Bad Things Happen to Young People, Too

In this video, Cindy discusses why younger people should be sure to have all the legal documents necessary to protect themselves and their loved ones in case something awful happens.

Other articles/videos you may find interesting:

4 Myths About Wills

Naming a Family Member as Successor Trustee: Pros & Cons

***Want to learn more about how to protect your family from the government, lawsuits, accidental disinheritance, or nursing homes? Click THIS LINK to book a seat at one of our upcoming fun and educational workshops.***

Why is This Probate Taking So Long?

Probate
There are many reasons a probate can take 9-24 months from start to finish.

After a loved one dies, her money and property must be distributed to the right people, either according to her Will or the state’s default distribution scheme (found in its “intestacy” statute). While most people want the settlement process to be done ASAP, probate can take between 9 and 24 months. Yes, you heard that right. The time delays create unnecessary stress, especially for families who need access to those accounts or property.

5 Reasons Probate Takes So Long

There are many reasons why the probate process takes so long. Here are five of the most common:
  1. Paperwork. Managing probate-required paperwork can be a monumental undertaking with structured timelines and court-imposed deadlines.
  2. Complexity. Estates with numerous or complicated accounts or property simply take longer to probate, as there are more items to be accounted for and valued.
  3. Probate court caseload. Most probate courts were dealing with high caseloads and limited staff before COVID-19, and it’s worse now.
  4. Challenges to the Will. Heirs, beneficiaries, and those who thought they’d be beneficiaries, can object to and challenge the Will’s instructions and legal requirements. While state law dictates the length of the time period during which they must object, Will challenges can add years to the probate process. Some of the most common challenges include assertions that the Will maker was:
    • Lacking testamentary capacity (i.e., lacking the legal or mental ability to make a Will)
    • Delusional
    • Subject to undue influence (wrongful pressure to do something they didn’t want to do)
    • A victim of fraud
  5. Creditor Notification. The deceased person’s creditors must be notified of the deceased person’s passing and the probating of her estate so they have time to submit any legal claims for debts. This time period also varies from state to state, but it is generally four to nine months (three months in Florida). The bottom line is that, while most state probate laws are designed to keep the process moving along in a timely manner, that’s more of a plan than a reality.

Simply Put, Avoiding Probate with a Trust Is Better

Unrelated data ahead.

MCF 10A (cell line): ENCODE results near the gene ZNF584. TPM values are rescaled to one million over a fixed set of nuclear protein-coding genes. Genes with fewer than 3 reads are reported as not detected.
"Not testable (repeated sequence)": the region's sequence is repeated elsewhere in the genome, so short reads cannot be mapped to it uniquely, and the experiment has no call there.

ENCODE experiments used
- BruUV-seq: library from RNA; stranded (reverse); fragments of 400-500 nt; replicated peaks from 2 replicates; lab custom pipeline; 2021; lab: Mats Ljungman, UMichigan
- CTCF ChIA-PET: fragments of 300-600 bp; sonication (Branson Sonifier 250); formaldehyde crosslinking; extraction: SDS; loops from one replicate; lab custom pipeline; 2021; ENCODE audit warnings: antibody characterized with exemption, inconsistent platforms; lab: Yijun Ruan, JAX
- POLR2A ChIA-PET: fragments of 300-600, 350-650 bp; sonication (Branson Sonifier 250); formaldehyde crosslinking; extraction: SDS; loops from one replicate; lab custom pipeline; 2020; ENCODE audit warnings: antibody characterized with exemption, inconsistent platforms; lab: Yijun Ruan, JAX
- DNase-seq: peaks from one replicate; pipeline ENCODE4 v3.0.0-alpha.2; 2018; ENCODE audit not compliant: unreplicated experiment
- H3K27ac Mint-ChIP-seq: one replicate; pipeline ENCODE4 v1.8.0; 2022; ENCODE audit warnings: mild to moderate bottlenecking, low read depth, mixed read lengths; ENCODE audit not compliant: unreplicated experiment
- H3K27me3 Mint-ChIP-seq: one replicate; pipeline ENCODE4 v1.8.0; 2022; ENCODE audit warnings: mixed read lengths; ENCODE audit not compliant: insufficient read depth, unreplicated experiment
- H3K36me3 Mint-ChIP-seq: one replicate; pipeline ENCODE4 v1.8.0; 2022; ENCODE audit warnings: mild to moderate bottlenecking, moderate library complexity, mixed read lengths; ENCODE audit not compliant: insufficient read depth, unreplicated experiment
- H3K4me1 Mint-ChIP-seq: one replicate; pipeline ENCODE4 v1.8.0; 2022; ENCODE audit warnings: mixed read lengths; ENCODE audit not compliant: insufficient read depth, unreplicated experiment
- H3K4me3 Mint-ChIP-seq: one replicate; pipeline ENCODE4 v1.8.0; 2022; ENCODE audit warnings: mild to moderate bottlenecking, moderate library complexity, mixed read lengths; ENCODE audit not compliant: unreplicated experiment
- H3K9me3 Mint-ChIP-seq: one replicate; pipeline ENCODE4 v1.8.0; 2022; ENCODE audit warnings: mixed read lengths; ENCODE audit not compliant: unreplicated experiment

Simply put, had the deceased person created a trust to hold her accounts and property, the long, complicated probate process could have been avoided. By creating and funding a trust, those accounts and property would no longer be viewed as being owned by the deceased person and would not be subject to the supervision of the court. Their distribution would be controlled by the instructions left in the trust agreement. Administering a trust instead of a probate is usually quicker –meaning that beneficiaries receive assets more quickly, costs are reduced, and stress levels are kept to a minimum.

Take Action Now

First, if you need help settling a probate estate, we can help you move the process along and remove some of the burden so you can move on with your life. Second, we can help you make sure you never burden your loved ones the way you’ve been burdened. How? We’ll show you how to avoid probate with a trust. Give us a call today. As an added convenience to our clients, we’re able to meet via phone or video conferencing, if you prefer.

Other articles you may find interesting:

9-Step Guide for a Personal Representative

To Probate or Not to Probate?

Would you like to learn more about estate planning, elder law, asset protection planning, probate, and Medicaid planning in an informal, no-obligation setting?

Sign up for one of our free, educational workshops here.

Naming a Family Member as Successor Trustee: Pros & Cons
Be thoughtful when choosing successor trustees for your living trust.

Naming a Family Member as Successor Trustee: Pros & Cons

In this video, Cindy discusses the pros and cons of naming a family member, such as an adult child, as your successor trustee of your revocable living trust.

Other articles/videos you may find interesting:

Don’t Give Your House to Your Kids

Gun Trusts Gone Bad

***Want to learn more about how to protect your family from the government, lawsuits, accidental disinheritance, or nursing homes? Click THIS LINK to book a seat at one of our upcoming fun and educational workshops.***

Administering a Special Needs Trust

Administering a special needs trust isn't for the faint of heart or the disorganized.
Administering a special needs trust isn’t for the faint of heart or the disorganized.

So, you’ve been asked to be the Trustee of a family member’s special needs trust (SNT). Of course, you said yes. But do you really have any idea what your responsibilities will be?

Acting as a trustee of a plain vanilla revocable living trust is pretty easy – you handle bank and investment accounts, sell real estate, and distribute income property to the people named in the document just as you would do in your normal life. There are no special rules or taxes you have to worry about.